The Great Resignation has been a much-needed wake-up call to employers who have taken advantage of their workforce for far too long. At the tail end of the COVID pandemic, more workers than ever are searching for positions that can provide the support and salary they missed during the previous two years.

When an employee is not spending eight hours per day in an office surrounded by coworkers and business leaders, they have more time and space to consider what they expect from their employer.

As the pre-pandemic status quo threatens to return, more than 4 million Americans (and millions more workers around the world) have decided they would rather quit than accept the conditions they endured in 2019 and before.

Healthcare in particular has been hit hard by the Great Resignation. Lower-level healthcare workers have been subject to unprecedented levels of stress throughout the pandemic, compounded by increasing rates of illness, expanded work schedules and an increasingly indifferent population. Unfortunately, as healthcare workers leave their positions in search of less stressful work, even more stress is placed on healthcare organizations.

So, what can a healthcare organization do to entice the top talent that is currently searching for a new workplace — and keep their current workforce happy and engaged? The answer could be education benefits.

Why Education Benefits?

The Great Resignation is a fascinating and sometimes-frightening trend in employment, so naturally, economists, market analysts and myriad other business experts are studying the phenomenon. Interviews with employees who have resigned have helped researchers identify dozens of reasons why individuals are choosing to leave their positions — some less helpful to employers than others.

For example, a survey from PlanBeyond, a Seattle-based market research agency, found that 9 percent of ex-employees cited “being young” as a driving factor in their resignations, and there is little an organization can do to increase the age of their employees.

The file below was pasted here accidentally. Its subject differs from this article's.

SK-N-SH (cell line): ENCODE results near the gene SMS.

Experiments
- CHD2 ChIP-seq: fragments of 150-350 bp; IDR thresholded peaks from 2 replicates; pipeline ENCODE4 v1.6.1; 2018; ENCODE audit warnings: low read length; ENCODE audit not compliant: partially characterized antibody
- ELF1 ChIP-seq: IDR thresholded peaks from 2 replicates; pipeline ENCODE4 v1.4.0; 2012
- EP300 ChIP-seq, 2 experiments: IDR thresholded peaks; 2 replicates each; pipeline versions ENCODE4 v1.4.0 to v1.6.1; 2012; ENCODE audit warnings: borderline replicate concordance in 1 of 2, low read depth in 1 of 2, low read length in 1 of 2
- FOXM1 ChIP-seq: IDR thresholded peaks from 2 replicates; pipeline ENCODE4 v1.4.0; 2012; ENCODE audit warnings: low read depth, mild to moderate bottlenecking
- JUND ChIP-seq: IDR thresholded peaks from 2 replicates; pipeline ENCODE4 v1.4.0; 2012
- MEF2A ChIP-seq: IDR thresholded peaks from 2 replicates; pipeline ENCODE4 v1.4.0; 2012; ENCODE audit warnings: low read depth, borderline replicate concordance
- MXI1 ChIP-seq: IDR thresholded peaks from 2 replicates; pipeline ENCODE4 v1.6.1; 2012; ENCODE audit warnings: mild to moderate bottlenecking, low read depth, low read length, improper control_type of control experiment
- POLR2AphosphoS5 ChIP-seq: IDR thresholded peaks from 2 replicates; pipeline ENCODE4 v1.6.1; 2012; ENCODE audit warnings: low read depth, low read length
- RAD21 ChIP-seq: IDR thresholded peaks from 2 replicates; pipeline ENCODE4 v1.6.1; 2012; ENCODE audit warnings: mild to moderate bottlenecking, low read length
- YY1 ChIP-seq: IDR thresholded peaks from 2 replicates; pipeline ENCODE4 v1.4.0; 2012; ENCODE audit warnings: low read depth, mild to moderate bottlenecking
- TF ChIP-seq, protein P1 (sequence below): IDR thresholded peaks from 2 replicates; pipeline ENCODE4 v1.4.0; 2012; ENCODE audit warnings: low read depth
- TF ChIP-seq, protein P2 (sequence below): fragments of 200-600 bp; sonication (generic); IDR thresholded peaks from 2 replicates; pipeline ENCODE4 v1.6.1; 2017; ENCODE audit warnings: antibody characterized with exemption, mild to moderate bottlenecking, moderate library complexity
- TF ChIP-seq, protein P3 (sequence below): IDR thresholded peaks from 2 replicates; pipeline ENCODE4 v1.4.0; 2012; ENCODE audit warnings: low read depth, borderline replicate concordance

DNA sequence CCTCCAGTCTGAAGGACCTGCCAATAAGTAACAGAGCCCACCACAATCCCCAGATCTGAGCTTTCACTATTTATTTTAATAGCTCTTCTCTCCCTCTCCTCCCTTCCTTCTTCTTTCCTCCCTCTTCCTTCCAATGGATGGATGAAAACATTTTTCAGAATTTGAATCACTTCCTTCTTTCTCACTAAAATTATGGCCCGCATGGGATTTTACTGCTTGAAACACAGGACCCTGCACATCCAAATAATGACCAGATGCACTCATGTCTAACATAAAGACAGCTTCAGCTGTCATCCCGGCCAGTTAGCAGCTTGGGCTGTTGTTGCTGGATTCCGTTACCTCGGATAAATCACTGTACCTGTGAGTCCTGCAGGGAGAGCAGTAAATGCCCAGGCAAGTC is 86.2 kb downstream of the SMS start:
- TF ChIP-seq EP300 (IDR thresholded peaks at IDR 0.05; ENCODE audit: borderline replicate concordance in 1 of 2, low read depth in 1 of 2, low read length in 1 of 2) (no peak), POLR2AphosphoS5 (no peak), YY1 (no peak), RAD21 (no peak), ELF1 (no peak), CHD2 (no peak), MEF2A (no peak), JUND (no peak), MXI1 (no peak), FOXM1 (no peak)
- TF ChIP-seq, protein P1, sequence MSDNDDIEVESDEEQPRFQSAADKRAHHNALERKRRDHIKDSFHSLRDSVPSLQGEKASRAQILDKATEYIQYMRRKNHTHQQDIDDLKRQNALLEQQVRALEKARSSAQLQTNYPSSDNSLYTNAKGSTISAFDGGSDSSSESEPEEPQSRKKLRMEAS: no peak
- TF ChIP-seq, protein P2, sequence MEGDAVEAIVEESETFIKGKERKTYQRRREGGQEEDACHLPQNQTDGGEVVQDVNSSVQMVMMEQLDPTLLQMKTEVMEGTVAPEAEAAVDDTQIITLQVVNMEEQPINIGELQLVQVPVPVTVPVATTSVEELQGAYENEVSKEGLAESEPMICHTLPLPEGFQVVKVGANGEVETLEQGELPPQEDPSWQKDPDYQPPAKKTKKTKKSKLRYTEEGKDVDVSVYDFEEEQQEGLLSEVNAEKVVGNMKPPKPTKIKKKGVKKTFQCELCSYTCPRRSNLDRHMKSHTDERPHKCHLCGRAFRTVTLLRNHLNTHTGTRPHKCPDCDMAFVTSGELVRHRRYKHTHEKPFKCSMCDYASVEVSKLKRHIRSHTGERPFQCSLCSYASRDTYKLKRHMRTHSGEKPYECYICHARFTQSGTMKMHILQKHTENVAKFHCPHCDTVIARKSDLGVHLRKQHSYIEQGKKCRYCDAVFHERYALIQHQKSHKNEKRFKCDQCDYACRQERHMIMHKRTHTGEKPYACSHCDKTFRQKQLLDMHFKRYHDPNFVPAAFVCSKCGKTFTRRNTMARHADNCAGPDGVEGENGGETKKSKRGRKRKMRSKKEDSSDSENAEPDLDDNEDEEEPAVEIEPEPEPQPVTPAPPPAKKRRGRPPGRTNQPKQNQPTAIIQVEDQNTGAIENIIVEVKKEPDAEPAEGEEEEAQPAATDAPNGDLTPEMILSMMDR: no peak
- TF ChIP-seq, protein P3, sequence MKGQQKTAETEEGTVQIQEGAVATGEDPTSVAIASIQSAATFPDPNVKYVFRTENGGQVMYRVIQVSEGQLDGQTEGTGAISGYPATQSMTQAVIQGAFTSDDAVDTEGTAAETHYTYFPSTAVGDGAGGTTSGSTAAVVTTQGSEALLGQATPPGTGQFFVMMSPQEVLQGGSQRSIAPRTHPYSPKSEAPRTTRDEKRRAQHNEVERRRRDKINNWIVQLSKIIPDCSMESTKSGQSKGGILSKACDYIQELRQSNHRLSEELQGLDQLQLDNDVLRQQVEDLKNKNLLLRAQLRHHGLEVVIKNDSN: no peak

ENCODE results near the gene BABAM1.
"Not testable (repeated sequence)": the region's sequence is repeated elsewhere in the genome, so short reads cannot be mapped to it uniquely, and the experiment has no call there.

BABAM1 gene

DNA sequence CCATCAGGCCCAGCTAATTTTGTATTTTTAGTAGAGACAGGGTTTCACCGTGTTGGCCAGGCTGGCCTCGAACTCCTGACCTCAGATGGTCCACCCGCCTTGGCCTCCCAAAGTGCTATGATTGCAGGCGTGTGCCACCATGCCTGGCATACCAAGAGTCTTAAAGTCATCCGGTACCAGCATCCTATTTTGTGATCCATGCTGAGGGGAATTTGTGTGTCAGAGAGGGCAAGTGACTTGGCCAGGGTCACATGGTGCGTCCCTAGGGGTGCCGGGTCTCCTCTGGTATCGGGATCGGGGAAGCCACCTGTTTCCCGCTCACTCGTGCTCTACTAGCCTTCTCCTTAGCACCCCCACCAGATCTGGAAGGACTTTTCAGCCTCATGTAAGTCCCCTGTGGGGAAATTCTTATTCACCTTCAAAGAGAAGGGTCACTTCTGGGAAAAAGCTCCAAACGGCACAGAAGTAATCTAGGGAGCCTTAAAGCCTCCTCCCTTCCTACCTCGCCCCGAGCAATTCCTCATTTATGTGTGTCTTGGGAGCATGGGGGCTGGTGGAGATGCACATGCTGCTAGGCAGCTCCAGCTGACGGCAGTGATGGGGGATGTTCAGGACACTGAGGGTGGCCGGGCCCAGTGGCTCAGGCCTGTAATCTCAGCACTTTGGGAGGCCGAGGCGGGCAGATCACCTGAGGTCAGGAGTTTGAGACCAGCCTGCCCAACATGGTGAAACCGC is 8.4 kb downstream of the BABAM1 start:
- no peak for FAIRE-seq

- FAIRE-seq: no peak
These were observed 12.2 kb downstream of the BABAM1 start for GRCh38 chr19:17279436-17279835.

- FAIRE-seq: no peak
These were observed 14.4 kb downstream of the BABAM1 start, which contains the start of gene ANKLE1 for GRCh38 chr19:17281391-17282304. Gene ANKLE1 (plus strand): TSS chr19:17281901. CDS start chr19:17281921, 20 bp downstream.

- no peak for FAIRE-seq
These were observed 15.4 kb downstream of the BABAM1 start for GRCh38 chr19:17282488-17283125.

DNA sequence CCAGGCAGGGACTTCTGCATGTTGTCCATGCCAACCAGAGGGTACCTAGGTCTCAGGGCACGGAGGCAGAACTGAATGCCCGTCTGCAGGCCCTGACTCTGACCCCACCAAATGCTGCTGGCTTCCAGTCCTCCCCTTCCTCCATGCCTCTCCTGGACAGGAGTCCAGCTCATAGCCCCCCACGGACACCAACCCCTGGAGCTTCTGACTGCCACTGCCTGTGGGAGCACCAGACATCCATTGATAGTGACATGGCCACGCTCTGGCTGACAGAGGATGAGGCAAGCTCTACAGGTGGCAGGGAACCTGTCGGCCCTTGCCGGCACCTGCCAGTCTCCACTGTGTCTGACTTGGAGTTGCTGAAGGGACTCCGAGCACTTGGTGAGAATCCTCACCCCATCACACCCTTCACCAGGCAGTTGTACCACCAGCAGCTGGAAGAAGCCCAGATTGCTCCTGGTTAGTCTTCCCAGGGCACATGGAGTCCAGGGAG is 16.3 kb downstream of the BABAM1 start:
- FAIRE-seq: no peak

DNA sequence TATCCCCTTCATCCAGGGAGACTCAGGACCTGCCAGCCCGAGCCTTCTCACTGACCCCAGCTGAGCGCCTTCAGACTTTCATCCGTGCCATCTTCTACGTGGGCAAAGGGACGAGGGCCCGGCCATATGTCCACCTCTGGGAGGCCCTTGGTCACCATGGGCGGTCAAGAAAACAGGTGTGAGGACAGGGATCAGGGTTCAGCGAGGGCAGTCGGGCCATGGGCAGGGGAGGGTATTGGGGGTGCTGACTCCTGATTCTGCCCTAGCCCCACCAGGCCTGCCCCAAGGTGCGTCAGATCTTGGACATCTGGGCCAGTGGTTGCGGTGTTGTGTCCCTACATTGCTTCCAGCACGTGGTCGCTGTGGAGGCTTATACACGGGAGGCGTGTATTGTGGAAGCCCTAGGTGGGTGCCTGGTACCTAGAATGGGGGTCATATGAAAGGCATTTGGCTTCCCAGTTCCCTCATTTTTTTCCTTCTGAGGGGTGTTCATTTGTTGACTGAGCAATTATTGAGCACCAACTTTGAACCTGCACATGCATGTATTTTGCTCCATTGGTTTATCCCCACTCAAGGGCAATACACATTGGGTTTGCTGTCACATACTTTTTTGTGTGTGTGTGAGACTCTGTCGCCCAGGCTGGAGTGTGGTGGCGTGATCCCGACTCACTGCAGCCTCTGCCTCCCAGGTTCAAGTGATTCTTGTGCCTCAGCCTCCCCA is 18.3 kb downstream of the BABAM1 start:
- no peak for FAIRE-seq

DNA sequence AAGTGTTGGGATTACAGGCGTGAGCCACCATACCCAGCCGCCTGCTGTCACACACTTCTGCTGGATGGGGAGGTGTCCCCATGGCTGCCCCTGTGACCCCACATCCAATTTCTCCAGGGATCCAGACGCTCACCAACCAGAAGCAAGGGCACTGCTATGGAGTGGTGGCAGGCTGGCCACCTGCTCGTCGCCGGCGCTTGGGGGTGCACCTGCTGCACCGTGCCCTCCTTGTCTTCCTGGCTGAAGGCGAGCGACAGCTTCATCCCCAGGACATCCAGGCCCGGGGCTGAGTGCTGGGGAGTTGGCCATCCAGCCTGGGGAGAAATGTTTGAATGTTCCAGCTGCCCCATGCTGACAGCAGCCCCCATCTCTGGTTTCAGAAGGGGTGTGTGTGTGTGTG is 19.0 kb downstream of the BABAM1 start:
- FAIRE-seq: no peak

Of the issues organizations can control, nearly all of them are benefited from education assistance programs.

These include:

No appreciation. The same survey cited above found that a lack of recognition for effort and achievement was the top complaint from ex-employees. Offering access to education opportunities as a reward for high performance is a way to give top talent the appreciation they deserve.

No freedom. Organizations maintain rules and policies to reduce conflict, but strict procedures can make workers feel stifled in their roles. Education allows them to deepen their knowledge and expand their skills to feel distinctive in their positions.

Boredom. Research has found that nearly half of the workforce is bored by their current task load. Coursework can generate the additional challenge workers enjoy, providing them with a sense of satisfaction and fulfillment.

No opportunities for professional growth. Too often, companies fill leadership positions with outside hires, compelling their lower-level workers to find available positions elsewhere. By engaging with education benefits, workers can demonstrate their eagerness and ability to function as business leaders.

Unfair compensation. Compensation is more than just salary. Workers want access to all manner of professional perks, with opportunities for education, training and other professional development at the top of the list.

What Are Education Benefits?

Education benefits are perks offered in addition to salary that give workers access to classes, courses and programs that will improve their knowledge, skill and credentials and facilitate advancements in their careers.

Often, when business leaders read the term “education benefits,” they immediately think of tuition assistance programs — and though tuition aid and reimbursement are sought-after, they are not an organization’s only option.

Healthcare organizations might turn to more creative education benefits if they cannot afford the expense of tuition assistance. For example, businesses can partner with local or online schools to give their employees first access to courses related to their field, which can be especially useful for popular courses that fill up fast. Healthcare companies might also guarantee certain resources to workers who enroll in short courses online, such as dedicated study spaces, access to software and study supplies and extra paid time off during exam season.

Finally, healthcare leaders can function as education providers by developing their own training and mentorship programs.

The Great Resignation is a lesson that business leaders need to listen to the needs and wants of their workforce. Healthcare organizations that offer attractive perks like education benefits are better positioned to attract top talent, especially as high performers evaluate their happiness and opportunities within their current roles.

Healthcare leaders struggling to maintain their workforce in the Great Resignation should talk to their staff about what they look for in the perfect education benefits programs.